Rising R&B star Aáyanna discusses supporting Emotional Oranges on their sold-out tour, ASMR internet obsessions and brand new single, “Won’t Cry”.

Blending seductive lyrics with heavenly vocals, up-and-coming musician Aáyanna is forging her own sound. She’s mastered the ability to spin a traditional R&B track on its head and adds further seasoning with her well-honed songwriting talent. And her latest offering, “Won’t Cry” is a testament to that. It’s a comforting listen that, despite its gut-wrenching lyrics, retains all the best bits of a soothing R&B classic. 


The Chicago-born-and-raised artist discovered her passion for writing as a youngster, using it as an outlet from the age of seven. Aged nine, she recorded her first track with her dad’s travel set up and, from there, her talent only grew. By her mid-teens, she was ready to release her first song and began performing at festivals, parties, bars – or anywhere she could wangle her way into. 


One fateful festival she attended would be where she met producer Juberlee, who’s previously worked with Playboi Carti and Latto, among others. Teaming up with Juberlee gave her the opportunity to experiment outside of the traditional makings of an R&B track, honing her sound into something that drifted between genres while retaining all the richness of rhythm and blues. And by 2021, with frequent releases and quickly gaining traction, her single “Let Me Find Out” caught the attention of Avant Garden who signed her to a record deal. 


Following her recent sold-out tour with Emotional Oranges, we caught up with Aayanna to discuss all from her weirdest internet obsession, to why Portland’s her favourite city right now. 

Hi Aáyanna, how’s it going? What’s been the biggest accomplishment of 2023 for you so far? 
Hey, I’m doing well. I think my biggest accomplishment of 2023 so far has been going on tour for the first time. The last time I really performed before then was during the virtual concert phase after quarantine, so it was a huge difference being able to interact with people and see how the music translates that way.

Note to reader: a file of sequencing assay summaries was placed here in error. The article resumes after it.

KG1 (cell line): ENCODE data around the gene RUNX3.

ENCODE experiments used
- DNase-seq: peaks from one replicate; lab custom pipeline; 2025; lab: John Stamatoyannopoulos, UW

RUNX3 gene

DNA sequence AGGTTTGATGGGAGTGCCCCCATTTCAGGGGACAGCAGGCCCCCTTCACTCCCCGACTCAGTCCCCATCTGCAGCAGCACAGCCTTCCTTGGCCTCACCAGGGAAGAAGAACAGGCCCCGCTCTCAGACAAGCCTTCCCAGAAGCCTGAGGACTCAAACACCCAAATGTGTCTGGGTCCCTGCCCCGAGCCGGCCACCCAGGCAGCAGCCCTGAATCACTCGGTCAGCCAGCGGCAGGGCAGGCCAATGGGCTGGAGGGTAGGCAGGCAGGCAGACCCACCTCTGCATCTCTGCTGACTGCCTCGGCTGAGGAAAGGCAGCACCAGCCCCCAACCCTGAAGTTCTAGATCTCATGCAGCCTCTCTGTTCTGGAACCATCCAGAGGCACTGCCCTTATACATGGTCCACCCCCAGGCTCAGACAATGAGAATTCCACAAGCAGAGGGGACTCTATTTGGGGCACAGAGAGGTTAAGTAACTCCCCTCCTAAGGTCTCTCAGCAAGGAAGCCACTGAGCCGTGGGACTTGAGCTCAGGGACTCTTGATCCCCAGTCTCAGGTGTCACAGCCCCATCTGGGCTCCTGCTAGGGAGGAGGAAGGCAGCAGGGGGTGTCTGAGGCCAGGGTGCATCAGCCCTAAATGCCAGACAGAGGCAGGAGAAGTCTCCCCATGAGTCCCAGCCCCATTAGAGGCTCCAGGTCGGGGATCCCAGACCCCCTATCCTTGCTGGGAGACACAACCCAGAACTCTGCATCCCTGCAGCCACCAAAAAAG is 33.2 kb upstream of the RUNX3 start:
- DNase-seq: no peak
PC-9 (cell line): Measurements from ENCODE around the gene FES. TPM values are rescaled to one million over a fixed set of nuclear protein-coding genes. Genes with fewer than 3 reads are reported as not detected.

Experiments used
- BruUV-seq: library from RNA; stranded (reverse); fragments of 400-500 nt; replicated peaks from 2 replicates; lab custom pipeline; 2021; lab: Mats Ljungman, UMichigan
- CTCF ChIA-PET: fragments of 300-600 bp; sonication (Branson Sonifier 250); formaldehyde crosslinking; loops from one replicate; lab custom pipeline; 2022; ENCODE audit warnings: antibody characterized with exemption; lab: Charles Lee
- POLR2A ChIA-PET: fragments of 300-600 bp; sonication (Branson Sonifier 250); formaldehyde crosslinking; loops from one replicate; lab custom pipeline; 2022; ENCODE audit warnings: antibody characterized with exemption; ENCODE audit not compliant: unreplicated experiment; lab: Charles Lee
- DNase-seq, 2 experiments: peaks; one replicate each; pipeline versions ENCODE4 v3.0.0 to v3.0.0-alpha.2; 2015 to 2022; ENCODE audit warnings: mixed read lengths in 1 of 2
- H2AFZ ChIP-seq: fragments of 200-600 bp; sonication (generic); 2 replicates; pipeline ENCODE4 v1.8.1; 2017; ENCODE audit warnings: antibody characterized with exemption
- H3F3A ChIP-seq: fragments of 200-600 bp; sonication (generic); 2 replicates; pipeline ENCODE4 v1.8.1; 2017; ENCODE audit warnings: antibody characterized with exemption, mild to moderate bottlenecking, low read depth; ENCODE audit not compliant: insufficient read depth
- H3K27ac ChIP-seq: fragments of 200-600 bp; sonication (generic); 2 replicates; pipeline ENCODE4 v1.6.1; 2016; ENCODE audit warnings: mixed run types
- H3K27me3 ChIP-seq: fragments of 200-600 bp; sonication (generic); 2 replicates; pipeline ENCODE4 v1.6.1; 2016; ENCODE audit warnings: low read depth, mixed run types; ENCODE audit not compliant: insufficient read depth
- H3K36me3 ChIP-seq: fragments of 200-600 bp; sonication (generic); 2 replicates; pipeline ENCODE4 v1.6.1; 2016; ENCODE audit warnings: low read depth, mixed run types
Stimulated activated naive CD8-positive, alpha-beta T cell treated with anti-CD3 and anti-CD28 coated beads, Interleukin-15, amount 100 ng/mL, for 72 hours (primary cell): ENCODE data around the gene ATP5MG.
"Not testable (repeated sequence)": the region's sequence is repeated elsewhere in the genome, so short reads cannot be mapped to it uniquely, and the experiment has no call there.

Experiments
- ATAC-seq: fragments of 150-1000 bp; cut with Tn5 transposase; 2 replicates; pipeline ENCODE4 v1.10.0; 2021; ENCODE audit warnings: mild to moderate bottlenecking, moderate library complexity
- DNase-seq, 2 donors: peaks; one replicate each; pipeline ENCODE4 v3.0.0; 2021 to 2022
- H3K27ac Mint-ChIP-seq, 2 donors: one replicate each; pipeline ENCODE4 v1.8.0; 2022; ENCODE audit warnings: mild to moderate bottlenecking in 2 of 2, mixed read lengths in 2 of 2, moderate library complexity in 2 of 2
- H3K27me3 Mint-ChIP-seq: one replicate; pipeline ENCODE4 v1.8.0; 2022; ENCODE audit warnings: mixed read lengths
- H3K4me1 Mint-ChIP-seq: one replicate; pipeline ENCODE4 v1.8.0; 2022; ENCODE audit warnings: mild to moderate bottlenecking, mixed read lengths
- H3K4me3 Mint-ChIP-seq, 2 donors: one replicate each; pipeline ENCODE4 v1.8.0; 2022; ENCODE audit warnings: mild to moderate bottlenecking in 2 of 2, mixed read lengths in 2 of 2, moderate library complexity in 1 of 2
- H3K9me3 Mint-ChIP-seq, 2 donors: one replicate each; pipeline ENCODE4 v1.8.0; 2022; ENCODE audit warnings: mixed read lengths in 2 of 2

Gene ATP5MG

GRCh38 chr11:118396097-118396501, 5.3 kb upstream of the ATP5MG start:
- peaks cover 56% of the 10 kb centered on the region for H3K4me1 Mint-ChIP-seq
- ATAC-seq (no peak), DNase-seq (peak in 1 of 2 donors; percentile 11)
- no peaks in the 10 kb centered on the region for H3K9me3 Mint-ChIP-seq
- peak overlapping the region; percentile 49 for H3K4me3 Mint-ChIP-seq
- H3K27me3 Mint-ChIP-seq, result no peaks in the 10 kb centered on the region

You just supported Emotional Oranges on a sold-out US tour, with whom we’ve heard you’re good friends. How was that experience for you? 

It was surreal. I grew up really shy and winning over a crowd who had no idea who I was sounded really intimidating to me at first, but I quickly grew to love it. I learned a lot about myself, and I grew bonds with people that I’m really blessed to have.

What’s your approach to playing live? What are you looking to translate to the audience? 

My approach is to make my set as interactive as possible. I don’t wanna be a spectacle, I want to be an experience. I want the audience to leave feeling connected to not only my music, but who I am and how I made them feel.

Was there a particular city that resonated with you the most? 

I loved Portland, I can’t wait to go back. The people were so warm and authentic, and I had some really good food there. It’s a gem, I wasn’t expecting to like it as much as I did.

You recently released your new single, “Won’t Cry”, which analyses what it means to be in love through unscripted conversations. Where did this idea come from and can you tell us more about how you brought it to life? 

The idea originated from the cover we took and how much meaning it had behind it. My mom is someone I call about any and everything; the women in those conversations have all been a shoulder for me to cry on. Navigating love can be so complex, and I thought it’d be a special moment to have those women answer the questions that I wasn’t able to get the answers to in “Won’t Cry”.


Bringing it to life was much easier than I expected, there were a few conflicting schedules but in the end everyone showed up for me and I couldn’t be more grateful.

What would you like listeners to take away from it? 

I want them to feel seen and find some sort of closure through the conversations if they relate.

A frequent collaborator of yours is the producer Juberlee, who you met in Atlanta. How do they bring the best out of your music?  

Juberlee can be very experimental and I love that about him. It’s hard for me to make a song if the production doesn’t inspire me, and for a long time, he was the only producer I knew who could.

You like to take R&B out of its comfort zone, combining a range of niche influences to make a sound completely your own. In what environment do you feel most inspired to make music? 

I feel the most inspired to make music where I’m most comfortable. Because I like to take R&B out of its comfort zone, I like to be in mine when I make it. I need a safe space to be able to try things without judgment.

What’s your current weirdest internet obsession? 

I’ve been really into watching this guy on TikTok make ASMT card videos. There’s also this girl who makes mini scrapbook pages, and between the two of them, I’m really fighting the urge to spend money on supplies that I’ll probably never use.

To wrap up, what’s coming for Aáyanna in the rest of 2023? Can fans expect more music? 

Absolutely. It’s the year of Aáyanna!

Stream Aáyanna's new track below: